Home POLITICS Freemasons operate two secret lodges at Westminster

Freemasons operate two secret lodges at Westminster

195
0
SHARE

Two Freemasons’ lodges operating secretly at UK Parliament.┬áNew Welcome Lodge, which recruits MPs, peers and parliamentary staff, and Gallery Lodge, established for members of the political press corps known as the lobby, both remain active….reports Asian Lite News

A third lodge called the Alfred Robbins Lodge, which was also set up for journalists, also continues to meet regularly in London. (Xinhua/Tim Ireland)(rh)

Two Freemasons lodges set up for MPs and political journalists are continuing to operate secretly at the UK Parliament, a media report said.

New Welcome Lodge, which recruits MPs, peers and parliamentary staff, and Gallery Lodge, established for members of the political press corps known as the lobby, both remain active, the media report quoted Freemasonry records as saying.

A third lodge called the Alfred Robbins Lodge, which was also set up for journalists, also continues to meet regularly in London.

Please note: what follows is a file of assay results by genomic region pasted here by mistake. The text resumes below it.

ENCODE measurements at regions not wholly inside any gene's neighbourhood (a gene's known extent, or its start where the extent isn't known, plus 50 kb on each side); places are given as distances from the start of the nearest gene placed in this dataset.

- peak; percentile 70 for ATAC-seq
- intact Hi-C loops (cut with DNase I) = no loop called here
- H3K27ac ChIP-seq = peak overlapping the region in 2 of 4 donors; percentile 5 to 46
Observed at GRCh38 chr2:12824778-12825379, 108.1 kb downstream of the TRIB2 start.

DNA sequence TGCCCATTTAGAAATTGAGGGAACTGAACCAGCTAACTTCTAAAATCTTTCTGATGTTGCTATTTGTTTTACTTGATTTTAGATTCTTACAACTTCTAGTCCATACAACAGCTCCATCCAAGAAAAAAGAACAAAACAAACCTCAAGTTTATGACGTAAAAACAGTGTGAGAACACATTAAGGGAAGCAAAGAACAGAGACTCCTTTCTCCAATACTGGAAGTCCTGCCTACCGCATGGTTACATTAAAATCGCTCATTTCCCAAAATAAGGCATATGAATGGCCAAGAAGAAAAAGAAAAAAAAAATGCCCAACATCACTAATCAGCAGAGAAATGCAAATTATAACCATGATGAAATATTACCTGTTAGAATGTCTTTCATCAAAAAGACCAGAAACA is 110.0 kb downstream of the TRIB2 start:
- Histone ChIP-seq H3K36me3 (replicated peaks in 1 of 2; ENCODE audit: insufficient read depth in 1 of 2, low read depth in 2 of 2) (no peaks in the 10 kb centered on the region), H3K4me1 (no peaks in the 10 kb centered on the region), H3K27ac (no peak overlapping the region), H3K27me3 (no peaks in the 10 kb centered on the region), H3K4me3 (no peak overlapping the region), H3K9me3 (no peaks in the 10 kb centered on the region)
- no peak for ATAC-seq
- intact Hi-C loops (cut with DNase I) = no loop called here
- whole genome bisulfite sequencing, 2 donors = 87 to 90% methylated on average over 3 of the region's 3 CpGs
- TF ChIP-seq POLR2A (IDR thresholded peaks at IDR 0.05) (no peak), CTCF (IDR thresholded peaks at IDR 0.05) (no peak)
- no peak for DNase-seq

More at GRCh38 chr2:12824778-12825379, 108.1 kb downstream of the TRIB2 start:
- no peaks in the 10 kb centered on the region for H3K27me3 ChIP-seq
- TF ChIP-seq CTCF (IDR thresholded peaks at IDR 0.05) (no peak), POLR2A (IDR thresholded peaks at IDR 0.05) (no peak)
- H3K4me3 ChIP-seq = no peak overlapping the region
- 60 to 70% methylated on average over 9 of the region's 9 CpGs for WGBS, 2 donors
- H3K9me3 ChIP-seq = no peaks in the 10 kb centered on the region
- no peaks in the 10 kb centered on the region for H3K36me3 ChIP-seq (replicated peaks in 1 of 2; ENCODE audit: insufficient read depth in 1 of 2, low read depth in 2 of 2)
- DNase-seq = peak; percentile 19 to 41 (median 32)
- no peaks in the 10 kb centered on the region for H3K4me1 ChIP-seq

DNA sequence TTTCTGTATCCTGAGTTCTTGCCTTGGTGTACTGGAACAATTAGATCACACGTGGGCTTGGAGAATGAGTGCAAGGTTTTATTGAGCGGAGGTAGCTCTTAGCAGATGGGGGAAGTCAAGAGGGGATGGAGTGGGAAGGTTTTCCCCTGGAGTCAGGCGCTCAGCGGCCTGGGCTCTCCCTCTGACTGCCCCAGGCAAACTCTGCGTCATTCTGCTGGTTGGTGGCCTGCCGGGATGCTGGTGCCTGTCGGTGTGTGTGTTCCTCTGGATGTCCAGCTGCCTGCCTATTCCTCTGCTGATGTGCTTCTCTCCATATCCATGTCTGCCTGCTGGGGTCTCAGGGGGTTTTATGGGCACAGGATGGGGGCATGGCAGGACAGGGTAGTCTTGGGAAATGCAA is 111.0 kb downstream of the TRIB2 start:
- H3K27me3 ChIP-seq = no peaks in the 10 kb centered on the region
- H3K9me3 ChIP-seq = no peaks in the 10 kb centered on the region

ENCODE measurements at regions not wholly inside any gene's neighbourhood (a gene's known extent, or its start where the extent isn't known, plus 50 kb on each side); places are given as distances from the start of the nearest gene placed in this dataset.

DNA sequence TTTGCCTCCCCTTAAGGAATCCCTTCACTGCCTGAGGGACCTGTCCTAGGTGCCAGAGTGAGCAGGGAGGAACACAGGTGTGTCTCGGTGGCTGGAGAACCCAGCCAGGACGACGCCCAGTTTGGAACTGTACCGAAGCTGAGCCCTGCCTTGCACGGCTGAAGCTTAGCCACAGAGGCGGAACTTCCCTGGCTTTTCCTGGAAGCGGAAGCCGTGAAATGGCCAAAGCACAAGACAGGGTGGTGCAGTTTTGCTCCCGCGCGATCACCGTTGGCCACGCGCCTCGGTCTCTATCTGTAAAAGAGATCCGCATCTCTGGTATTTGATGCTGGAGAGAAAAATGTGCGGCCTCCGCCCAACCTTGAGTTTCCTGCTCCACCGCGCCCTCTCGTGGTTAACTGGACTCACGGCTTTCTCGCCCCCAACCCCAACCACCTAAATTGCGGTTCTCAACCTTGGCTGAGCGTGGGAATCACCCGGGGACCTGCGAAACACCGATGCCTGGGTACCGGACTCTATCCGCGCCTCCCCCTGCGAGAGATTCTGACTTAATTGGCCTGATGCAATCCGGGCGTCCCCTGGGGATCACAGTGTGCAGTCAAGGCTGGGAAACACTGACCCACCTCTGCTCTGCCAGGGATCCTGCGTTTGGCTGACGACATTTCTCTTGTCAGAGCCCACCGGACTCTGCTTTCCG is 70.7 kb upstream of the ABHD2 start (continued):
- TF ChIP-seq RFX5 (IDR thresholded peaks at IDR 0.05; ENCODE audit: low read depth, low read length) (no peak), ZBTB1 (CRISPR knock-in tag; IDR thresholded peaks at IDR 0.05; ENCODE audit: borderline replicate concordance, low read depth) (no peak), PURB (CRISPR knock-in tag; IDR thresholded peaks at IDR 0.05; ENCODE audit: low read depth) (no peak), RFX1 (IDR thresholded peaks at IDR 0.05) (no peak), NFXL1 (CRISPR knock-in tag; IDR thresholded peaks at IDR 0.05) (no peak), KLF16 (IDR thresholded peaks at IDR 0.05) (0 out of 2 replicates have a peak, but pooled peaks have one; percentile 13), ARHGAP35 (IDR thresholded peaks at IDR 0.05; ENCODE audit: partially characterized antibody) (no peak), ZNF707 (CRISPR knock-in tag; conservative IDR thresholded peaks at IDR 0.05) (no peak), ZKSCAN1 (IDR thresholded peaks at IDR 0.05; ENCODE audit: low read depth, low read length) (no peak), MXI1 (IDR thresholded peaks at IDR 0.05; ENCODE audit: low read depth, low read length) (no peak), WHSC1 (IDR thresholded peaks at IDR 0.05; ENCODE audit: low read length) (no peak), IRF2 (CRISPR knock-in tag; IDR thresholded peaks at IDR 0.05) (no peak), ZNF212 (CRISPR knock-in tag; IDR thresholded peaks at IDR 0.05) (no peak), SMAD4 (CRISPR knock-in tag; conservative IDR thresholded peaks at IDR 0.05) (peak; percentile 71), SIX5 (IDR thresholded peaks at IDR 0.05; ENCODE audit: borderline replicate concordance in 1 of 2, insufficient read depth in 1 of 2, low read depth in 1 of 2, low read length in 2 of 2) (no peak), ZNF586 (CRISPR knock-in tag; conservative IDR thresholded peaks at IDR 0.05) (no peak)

The identities of the members of these three lodges remain unknown outside the world of Freemasonry, however, and so discreet are the members of Gallery Lodge that few journalists working in the lobby appear to be aware of its existence.

One current member of New Welcome told the Guardian that its members keep Gallery Lodge masons at arm’s length, on the grounds that while they are fellow members of the brotherhood, they are still journalists, and “they wouldn’t want journalists listening to their conversations”.

British Parliament House at Westminster Village in London

At Westminster, MPs and peers are not obliged to declare their membership of the Freemasons, a media reported.

Political journalists also do not declare their membership of the Freemasons on the register of journalists’ interests, which is maintained by parliament.

The three lodges each meet four times a year at Freemasons’ Hall, the UGLE’s headquarters in Covent Garden, London.

According to the Guardian, former members of Gallery Lodge have included former journalists at the Times, the Daily Express and the Scotsman.

Freemasonry is a secular movement, although new members are expected to acknowledge a belief in a God-like superior being. It models itself upon the fraternities of medieval stonemasons who would use secret words and symbols to recognise each others’ legitimacy.